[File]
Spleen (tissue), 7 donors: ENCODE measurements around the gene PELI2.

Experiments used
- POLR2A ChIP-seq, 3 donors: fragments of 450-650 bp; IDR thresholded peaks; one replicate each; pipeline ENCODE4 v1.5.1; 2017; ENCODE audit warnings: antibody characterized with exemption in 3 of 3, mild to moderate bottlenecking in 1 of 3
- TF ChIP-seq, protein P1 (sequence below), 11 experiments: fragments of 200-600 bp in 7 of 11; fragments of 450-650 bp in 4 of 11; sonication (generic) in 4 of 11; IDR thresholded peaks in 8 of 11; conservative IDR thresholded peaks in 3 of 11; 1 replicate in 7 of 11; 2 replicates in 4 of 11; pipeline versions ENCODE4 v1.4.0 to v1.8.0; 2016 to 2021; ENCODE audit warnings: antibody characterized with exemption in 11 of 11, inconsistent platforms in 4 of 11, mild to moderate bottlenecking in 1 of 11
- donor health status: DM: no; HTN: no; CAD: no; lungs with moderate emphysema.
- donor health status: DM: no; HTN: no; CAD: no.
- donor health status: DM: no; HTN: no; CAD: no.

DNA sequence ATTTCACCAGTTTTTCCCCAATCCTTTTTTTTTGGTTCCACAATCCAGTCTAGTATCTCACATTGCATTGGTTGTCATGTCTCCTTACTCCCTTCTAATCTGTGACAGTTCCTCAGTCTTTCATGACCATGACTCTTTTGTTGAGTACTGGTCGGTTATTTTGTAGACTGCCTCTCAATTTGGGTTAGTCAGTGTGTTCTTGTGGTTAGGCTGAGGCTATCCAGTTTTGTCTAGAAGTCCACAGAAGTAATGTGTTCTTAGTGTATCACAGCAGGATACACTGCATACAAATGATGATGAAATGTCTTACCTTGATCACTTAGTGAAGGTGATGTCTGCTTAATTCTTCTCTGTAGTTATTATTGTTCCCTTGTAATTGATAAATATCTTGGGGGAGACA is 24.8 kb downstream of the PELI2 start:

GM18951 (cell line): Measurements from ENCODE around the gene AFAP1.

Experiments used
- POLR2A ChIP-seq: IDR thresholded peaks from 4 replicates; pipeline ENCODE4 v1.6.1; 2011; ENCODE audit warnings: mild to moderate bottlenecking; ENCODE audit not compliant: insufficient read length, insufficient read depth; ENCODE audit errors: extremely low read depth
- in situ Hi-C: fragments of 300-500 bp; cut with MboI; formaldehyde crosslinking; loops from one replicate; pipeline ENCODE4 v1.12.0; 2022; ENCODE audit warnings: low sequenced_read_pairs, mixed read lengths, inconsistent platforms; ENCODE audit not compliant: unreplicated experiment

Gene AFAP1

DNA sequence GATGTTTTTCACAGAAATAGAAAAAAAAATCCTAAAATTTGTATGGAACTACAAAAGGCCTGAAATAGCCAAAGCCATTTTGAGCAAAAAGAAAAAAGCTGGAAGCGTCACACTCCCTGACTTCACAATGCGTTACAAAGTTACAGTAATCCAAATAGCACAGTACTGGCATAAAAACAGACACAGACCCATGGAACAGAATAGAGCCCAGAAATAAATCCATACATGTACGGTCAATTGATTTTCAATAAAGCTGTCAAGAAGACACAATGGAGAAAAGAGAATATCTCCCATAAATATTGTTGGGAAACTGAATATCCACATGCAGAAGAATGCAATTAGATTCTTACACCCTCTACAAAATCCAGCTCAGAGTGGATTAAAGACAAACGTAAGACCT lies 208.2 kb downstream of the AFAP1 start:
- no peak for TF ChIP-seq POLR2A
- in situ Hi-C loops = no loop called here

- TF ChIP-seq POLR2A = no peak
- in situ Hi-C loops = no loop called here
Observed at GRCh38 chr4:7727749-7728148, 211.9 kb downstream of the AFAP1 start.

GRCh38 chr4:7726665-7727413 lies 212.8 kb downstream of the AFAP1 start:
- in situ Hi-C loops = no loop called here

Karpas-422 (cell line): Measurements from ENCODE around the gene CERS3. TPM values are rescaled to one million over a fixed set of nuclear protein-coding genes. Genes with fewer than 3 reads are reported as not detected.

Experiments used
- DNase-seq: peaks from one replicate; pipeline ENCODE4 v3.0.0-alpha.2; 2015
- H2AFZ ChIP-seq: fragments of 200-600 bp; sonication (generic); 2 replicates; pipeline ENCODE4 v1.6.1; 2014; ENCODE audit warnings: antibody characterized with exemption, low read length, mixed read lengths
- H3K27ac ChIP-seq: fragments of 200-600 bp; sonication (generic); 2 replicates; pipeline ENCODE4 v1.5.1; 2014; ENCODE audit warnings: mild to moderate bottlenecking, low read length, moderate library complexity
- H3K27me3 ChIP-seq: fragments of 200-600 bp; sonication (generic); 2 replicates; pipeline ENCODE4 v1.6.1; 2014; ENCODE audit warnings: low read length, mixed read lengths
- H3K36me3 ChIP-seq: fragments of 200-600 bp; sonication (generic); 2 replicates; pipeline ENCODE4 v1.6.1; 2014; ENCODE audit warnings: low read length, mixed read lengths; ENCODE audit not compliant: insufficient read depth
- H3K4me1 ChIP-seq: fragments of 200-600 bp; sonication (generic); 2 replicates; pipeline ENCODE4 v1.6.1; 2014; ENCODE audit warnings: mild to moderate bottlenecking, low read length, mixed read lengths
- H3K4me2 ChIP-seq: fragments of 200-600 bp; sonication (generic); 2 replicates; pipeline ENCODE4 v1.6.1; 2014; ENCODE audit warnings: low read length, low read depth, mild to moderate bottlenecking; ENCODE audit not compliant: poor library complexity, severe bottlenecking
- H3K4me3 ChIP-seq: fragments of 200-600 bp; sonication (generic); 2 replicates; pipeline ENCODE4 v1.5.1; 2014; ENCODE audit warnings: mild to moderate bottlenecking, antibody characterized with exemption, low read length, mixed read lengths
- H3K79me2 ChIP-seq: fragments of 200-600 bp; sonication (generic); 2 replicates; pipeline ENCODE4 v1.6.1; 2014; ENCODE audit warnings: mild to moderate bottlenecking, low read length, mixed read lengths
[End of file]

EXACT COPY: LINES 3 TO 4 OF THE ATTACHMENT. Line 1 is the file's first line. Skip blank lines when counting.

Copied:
- POLR2A ChIP-seq, 3 donors: fragments of 450-650 bp; IDR thresholded peaks; one replicate each; pipeline ENCODE4 v1.5.1; 2017; ENCODE audit warnings: antibody characterized with exemption in 3 of 3, mild to moderate bottlenecking in 1 of 3
- TF ChIP-seq, protein P1 (sequence below), 11 experiments: fragments of 200-600 bp in 7 of 11; fragments of 450-650 bp in 4 of 11; sonication (generic) in 4 of 11; IDR thresholded peaks in 8 of 11; conservative IDR thresholded peaks in 3 of 11; 1 replicate in 7 of 11; 2 replicates in 4 of 11; pipeline versions ENCODE4 v1.4.0 to v1.8.0; 2016 to 2021; ENCODE audit warnings: antibody characterized with exemption in 11 of 11, inconsistent platforms in 4 of 11, mild to moderate bottlenecking in 1 of 11